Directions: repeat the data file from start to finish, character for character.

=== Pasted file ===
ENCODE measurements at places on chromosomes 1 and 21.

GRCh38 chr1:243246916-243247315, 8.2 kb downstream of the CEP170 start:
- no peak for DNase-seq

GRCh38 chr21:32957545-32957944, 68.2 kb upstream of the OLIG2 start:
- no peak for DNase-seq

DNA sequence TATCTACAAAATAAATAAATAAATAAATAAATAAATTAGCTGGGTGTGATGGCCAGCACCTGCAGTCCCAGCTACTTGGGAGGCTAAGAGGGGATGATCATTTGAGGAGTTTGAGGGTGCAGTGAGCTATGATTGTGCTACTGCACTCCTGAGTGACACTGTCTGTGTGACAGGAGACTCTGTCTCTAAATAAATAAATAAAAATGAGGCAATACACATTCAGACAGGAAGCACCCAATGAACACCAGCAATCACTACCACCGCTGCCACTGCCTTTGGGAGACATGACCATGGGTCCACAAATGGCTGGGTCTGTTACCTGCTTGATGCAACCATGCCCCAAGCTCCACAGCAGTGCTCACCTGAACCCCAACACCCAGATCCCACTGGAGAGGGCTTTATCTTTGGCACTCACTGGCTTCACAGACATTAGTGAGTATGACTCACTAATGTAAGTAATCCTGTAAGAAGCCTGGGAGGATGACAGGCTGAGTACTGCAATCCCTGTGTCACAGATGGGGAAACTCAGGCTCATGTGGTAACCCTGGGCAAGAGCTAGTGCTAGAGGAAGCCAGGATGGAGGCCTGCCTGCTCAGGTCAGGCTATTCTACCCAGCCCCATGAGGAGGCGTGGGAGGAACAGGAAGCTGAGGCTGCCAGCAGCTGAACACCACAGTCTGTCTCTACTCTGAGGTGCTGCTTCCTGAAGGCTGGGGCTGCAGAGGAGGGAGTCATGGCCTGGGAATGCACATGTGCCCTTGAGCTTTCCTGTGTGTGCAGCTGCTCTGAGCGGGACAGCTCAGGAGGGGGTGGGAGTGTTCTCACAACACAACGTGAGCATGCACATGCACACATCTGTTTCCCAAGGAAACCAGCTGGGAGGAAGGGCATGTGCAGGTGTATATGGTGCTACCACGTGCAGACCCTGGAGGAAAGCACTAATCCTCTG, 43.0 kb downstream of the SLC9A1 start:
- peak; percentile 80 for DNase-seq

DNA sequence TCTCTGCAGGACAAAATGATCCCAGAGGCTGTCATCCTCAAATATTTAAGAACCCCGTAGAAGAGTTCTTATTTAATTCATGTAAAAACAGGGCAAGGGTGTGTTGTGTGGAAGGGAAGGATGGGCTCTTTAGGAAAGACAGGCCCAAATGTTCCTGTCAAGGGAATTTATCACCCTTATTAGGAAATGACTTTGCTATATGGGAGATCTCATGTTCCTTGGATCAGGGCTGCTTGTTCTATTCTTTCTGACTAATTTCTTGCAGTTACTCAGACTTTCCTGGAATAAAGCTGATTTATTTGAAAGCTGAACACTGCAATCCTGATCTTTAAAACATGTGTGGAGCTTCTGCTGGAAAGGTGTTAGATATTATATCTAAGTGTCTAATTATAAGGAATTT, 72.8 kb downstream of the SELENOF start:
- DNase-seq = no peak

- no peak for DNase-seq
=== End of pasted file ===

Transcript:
ENCODE measurements at places on chromosomes 1 and 21.

GRCh38 chr1:243246916-243247315, 8.2 kb downstream of the CEP170 start:
- no peak for DNase-seq

GRCh38 chr21:32957545-32957944, 68.2 kb upstream of the OLIG2 start:
- no peak for DNase-seq

DNA sequence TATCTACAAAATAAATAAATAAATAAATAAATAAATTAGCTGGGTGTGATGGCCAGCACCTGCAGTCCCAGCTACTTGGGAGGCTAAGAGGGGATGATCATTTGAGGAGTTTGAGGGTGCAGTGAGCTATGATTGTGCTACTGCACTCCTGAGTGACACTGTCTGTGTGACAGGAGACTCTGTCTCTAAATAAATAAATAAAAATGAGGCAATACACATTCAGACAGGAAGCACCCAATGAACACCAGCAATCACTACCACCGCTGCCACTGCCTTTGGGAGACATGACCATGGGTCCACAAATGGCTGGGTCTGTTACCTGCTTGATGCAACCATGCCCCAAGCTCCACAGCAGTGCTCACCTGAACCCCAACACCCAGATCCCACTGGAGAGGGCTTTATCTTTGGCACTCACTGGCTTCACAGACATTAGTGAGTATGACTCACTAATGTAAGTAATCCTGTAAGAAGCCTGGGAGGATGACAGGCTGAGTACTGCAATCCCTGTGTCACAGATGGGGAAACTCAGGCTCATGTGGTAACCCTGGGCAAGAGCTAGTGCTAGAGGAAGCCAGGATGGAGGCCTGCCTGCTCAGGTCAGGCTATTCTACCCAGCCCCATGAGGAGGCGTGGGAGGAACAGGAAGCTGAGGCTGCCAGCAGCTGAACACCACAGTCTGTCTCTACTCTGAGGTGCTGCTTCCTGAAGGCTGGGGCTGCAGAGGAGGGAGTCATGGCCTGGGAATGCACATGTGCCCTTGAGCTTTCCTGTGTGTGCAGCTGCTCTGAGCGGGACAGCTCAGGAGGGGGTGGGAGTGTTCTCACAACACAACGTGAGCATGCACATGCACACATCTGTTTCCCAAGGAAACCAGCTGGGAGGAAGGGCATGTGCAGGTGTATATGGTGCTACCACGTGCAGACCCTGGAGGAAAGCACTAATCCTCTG, 43.0 kb downstream of the SLC9A1 start:
- peak; percentile 80 for DNase-seq

DNA sequence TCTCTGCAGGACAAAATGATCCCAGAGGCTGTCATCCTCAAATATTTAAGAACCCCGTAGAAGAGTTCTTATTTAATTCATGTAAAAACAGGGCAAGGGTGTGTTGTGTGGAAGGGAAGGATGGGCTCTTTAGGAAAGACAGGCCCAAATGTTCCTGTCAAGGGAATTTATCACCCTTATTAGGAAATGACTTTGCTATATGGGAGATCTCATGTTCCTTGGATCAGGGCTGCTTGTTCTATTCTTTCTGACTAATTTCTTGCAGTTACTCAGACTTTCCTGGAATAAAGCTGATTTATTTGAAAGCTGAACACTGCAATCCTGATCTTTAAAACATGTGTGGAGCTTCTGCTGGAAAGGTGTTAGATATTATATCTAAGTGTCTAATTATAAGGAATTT, 72.8 kb downstream of the SELENOF start:
- DNase-seq = no peak

- no peak for DNase-seq